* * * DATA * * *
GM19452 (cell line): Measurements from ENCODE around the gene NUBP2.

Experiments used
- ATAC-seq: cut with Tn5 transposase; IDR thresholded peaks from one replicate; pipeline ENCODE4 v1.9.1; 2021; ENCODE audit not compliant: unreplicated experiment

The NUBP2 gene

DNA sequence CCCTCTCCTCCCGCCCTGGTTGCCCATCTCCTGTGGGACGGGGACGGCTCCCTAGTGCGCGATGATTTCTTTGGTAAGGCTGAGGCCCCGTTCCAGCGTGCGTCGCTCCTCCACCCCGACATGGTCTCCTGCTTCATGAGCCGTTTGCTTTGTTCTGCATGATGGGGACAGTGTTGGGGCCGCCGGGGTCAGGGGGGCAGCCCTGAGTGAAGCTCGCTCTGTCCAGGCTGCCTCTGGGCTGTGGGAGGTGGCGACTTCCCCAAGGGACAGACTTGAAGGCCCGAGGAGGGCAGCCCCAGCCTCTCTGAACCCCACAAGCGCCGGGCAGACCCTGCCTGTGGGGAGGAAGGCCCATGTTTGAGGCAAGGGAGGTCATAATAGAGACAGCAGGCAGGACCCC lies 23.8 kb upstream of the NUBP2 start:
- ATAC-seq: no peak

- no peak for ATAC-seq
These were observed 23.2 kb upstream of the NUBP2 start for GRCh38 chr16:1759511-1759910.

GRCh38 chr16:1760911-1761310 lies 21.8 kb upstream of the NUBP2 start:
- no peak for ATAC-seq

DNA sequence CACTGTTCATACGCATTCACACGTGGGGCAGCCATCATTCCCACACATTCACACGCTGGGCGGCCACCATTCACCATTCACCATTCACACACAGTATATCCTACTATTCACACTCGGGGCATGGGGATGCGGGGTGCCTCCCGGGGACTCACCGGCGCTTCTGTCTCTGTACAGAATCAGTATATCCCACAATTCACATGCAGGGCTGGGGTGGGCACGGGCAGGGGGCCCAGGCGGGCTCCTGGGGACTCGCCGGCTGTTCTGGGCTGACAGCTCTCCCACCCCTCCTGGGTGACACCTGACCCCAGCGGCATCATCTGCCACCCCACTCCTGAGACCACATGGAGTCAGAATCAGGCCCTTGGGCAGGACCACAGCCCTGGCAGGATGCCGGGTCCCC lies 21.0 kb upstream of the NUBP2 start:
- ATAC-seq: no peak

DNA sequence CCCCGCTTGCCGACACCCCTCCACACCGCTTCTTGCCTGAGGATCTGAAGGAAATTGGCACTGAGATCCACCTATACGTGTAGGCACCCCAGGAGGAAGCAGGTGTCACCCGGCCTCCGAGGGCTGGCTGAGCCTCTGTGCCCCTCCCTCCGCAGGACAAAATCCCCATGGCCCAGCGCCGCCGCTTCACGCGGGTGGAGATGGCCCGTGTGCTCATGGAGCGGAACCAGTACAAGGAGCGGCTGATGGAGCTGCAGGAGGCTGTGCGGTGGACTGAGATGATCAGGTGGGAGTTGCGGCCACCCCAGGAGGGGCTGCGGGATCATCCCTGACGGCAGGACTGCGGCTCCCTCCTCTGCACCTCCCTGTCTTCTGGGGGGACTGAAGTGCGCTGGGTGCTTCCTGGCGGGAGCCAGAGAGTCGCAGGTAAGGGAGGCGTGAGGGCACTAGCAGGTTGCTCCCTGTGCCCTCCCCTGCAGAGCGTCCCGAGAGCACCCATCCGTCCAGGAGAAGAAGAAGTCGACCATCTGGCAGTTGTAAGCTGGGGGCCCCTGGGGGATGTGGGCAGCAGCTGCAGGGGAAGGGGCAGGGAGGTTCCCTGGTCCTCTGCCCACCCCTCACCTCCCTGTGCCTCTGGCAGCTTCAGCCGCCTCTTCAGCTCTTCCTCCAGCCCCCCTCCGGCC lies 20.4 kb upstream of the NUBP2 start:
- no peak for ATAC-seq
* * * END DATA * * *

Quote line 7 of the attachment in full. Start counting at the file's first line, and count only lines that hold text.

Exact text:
- no peak for ATAC-seq